Tuesday, May 21, 2024

Norway to build the world’s two largest hydrogen ships

A transport firm, Torghatten Nord, has chosen the Norwegian Myklebust Shipyard for the construction of the ‘world’s largest’ hydrogen-powered ships.

These ships will be designed to operate in the waters of the Vestfjordstrekninga fjord in the Arctic Circle and transport up to 120 vehicles on Norway’s longest ferry route.

The vessels will connect the towns of Bodø and Lofoten and will be bunkered with locally produced hydrogen. The Norwegian Ship Design Company will design the ships, and they are expected to be delivered by 2026.

The project involves passenger transportation with hydrogen over a challenging and lengthy route. This has never been done before, and it’s essential to consider all safety aspects in designing and implementing technical solutions for ferries that travel long distances in weather-exposed waterways.

According to Marius Hansen, the managing director of Torghatten Nord, this project will significantly boost Norwegian technology and the shipyard environment.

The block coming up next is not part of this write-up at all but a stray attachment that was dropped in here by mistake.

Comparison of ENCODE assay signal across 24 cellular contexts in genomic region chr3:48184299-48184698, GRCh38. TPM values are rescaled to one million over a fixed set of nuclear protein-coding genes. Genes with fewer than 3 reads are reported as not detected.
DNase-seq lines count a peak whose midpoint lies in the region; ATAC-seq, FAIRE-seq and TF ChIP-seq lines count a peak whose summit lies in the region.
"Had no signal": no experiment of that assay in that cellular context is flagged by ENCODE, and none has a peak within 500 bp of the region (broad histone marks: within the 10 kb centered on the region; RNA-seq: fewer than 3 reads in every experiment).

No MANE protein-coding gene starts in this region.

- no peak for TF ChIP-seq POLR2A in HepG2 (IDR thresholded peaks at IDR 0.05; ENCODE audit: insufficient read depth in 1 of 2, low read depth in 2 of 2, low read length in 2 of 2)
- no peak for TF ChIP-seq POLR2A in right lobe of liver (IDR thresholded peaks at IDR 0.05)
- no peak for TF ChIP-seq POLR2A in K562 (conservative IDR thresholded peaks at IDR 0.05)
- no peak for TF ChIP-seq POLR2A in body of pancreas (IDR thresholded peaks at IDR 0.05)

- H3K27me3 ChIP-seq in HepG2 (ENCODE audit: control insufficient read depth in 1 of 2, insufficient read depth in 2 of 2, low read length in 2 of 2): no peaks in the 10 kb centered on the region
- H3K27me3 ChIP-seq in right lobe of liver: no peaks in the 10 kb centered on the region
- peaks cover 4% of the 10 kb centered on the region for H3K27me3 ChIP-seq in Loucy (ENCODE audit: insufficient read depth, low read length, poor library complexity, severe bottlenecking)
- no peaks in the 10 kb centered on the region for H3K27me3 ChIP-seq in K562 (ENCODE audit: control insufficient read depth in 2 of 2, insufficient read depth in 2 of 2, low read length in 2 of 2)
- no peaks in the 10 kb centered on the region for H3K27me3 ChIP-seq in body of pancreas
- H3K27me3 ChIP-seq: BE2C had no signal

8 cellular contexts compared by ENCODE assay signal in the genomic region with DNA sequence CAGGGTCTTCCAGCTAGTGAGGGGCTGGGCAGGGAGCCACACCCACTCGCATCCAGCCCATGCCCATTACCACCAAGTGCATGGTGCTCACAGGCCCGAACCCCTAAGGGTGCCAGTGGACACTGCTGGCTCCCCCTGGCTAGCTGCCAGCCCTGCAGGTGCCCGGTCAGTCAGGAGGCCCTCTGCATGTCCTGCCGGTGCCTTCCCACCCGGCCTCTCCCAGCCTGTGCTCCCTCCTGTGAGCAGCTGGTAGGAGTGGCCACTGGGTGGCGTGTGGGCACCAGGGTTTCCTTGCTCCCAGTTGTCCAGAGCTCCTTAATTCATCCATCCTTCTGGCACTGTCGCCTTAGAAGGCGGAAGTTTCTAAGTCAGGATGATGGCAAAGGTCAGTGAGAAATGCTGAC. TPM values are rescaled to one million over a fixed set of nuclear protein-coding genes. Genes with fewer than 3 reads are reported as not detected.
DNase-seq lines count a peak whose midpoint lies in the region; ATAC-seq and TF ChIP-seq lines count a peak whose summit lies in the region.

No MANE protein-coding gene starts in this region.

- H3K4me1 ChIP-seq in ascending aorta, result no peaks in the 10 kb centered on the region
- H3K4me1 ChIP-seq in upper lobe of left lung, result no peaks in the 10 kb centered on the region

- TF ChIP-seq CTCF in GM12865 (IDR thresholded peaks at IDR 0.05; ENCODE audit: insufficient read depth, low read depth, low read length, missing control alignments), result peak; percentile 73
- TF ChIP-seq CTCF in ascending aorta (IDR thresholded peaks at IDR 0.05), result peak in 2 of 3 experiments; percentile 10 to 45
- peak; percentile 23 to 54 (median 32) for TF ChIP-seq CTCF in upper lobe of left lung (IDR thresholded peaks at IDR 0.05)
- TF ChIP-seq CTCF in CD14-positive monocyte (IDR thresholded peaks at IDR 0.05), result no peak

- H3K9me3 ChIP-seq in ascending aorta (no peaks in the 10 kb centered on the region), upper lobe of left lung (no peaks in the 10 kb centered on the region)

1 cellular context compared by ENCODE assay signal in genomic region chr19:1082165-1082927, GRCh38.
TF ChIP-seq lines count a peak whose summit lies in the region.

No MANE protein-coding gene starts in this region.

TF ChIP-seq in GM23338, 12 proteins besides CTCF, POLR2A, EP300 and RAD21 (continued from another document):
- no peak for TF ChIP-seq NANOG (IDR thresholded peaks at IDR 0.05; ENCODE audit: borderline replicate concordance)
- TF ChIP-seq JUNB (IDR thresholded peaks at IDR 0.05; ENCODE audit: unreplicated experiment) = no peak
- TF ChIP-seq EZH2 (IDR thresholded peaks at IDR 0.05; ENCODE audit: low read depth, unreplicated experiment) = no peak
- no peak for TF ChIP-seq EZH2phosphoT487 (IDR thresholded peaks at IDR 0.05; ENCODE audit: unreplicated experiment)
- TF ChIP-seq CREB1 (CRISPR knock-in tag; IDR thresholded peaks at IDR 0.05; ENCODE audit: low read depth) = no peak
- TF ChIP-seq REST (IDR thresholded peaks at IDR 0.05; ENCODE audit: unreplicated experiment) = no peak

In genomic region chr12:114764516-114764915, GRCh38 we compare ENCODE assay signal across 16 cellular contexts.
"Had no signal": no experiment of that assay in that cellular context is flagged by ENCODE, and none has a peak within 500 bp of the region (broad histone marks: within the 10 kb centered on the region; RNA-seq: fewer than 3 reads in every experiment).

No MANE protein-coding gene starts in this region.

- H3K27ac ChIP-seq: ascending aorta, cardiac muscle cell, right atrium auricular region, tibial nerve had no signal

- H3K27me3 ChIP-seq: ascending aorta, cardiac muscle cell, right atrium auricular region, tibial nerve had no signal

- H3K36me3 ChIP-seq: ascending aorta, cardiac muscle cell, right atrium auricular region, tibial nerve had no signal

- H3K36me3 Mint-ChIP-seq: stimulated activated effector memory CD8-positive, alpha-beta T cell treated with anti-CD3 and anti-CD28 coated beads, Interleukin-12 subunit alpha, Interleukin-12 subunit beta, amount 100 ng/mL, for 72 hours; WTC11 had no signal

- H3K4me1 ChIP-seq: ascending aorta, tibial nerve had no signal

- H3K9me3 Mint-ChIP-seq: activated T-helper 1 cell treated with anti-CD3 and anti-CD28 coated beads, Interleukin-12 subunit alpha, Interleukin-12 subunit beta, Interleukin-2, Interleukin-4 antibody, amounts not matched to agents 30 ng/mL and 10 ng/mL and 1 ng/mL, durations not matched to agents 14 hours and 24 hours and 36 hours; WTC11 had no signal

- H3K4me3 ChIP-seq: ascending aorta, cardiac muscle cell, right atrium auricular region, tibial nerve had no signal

The construction of these large-capacity ferries will take place at the Myklebust facility in Gursken, located south of Ålesund. This project will require increased staffing and high activity at the shipyard for the foreseeable future.

The world’s largest hydrogen-powered ships will connect Bodø, the islands of Røst and Værøy, and Moskenes along the 172-mile-long (278 kilometers) Vestfjordstrekninga ferry route. These ships, which are 117 meters long and can carry 120 cars, will use green hydrogen as their main fuel source. They will also cover at least 85 percent of their distance while navigating the harsh Arctic waters.

These ships will be facing some tough challenges due to their average speed of 17 knots. However, the team has ensured that the ships are designed to handle such conditions effectively.

The ships will be equipped with hydrogen storage units, which will provide fuel to fuel cells. These fuel cells will convert energy into electricity to power the ships’ auxiliary systems and propulsion, thereby reducing CO2 emissions by approximately 26,500 tons annually during the journey, as per Offshore Energy.

The project is a collaborative effort between LR as the class society, owner Torghatten Nord, The Norwegian Ship Design Company, Myklebust Verft shipyard, systems integrator SEAM, and hydrogen supplier GreenH.